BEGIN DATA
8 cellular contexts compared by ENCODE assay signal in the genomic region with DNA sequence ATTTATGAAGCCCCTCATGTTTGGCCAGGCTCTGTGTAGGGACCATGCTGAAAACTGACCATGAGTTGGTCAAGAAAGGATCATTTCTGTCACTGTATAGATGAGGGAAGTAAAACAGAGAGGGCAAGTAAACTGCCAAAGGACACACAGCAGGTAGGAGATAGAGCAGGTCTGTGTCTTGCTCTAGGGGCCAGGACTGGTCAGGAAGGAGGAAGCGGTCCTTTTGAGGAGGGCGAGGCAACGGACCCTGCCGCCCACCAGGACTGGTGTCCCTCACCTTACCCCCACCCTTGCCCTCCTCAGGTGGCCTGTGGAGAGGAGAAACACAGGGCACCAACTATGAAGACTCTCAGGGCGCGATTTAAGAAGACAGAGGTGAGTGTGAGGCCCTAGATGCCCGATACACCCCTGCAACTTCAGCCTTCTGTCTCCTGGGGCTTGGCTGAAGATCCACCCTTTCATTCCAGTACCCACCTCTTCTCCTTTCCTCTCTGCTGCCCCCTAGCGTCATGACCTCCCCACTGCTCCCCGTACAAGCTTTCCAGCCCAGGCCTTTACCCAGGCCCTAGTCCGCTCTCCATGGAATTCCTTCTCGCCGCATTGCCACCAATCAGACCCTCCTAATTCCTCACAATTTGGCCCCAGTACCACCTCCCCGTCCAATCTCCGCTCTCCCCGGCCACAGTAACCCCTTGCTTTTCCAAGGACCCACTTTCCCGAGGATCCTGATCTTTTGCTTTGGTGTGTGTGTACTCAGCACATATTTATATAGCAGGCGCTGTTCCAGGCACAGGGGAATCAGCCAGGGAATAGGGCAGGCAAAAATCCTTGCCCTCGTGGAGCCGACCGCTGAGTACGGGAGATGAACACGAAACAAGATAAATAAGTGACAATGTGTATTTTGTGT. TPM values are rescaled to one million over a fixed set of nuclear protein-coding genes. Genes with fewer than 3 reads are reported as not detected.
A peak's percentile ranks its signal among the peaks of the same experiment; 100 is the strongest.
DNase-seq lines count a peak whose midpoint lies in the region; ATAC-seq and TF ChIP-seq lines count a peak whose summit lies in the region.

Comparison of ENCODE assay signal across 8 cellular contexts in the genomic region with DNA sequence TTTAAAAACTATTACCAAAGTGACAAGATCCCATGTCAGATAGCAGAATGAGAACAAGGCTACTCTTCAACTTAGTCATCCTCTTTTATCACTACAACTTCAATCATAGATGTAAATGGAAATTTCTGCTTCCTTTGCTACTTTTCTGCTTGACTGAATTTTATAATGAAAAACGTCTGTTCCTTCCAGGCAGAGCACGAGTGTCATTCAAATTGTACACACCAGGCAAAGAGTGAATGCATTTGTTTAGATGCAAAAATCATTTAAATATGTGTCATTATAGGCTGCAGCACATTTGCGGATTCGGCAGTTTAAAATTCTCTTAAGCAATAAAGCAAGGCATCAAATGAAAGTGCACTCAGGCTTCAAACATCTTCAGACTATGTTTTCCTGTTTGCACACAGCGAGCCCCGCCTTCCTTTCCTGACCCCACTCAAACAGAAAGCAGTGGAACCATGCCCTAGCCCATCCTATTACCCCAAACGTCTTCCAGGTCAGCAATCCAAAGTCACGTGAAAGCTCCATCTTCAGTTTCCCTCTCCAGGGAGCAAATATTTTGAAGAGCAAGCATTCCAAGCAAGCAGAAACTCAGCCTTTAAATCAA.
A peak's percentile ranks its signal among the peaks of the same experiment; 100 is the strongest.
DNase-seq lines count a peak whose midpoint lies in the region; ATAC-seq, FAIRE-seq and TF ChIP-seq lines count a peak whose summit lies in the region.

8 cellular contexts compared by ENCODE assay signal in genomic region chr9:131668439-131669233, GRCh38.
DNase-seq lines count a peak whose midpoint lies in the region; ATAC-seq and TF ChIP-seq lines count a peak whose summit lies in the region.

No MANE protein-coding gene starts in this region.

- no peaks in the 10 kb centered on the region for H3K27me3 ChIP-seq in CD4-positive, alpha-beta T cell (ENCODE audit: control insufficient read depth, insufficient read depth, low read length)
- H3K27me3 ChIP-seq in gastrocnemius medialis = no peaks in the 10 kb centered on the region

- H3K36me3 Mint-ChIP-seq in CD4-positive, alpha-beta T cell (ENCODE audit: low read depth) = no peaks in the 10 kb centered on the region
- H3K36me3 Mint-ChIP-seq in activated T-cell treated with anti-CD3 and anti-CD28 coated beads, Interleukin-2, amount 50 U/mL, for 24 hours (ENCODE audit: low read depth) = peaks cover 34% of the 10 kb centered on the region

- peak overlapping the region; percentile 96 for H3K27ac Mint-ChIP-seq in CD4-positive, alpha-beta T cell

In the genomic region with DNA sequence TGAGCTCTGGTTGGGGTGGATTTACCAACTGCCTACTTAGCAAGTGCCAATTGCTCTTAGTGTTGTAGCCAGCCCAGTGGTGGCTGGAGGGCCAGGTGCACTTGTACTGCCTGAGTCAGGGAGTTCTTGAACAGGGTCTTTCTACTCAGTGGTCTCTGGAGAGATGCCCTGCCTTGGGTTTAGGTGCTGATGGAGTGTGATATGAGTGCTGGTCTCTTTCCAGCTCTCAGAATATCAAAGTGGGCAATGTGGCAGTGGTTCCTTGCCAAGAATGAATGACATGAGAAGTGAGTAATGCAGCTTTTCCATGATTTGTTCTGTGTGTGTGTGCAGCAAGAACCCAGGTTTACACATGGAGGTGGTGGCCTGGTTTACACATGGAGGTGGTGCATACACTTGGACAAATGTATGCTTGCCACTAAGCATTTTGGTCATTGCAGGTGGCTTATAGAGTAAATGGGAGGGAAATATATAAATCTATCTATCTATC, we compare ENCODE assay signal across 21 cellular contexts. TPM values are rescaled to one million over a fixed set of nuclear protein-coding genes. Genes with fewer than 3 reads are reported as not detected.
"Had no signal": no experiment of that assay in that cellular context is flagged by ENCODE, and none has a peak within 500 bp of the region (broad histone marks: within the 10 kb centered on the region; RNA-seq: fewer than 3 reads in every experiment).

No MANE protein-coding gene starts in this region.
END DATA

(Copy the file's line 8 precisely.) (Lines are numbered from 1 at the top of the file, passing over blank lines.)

DNase-seq lines count a peak whose midpoint lies in the region; ATAC-seq and TF ChIP-seq lines count a peak whose summit lies in the region.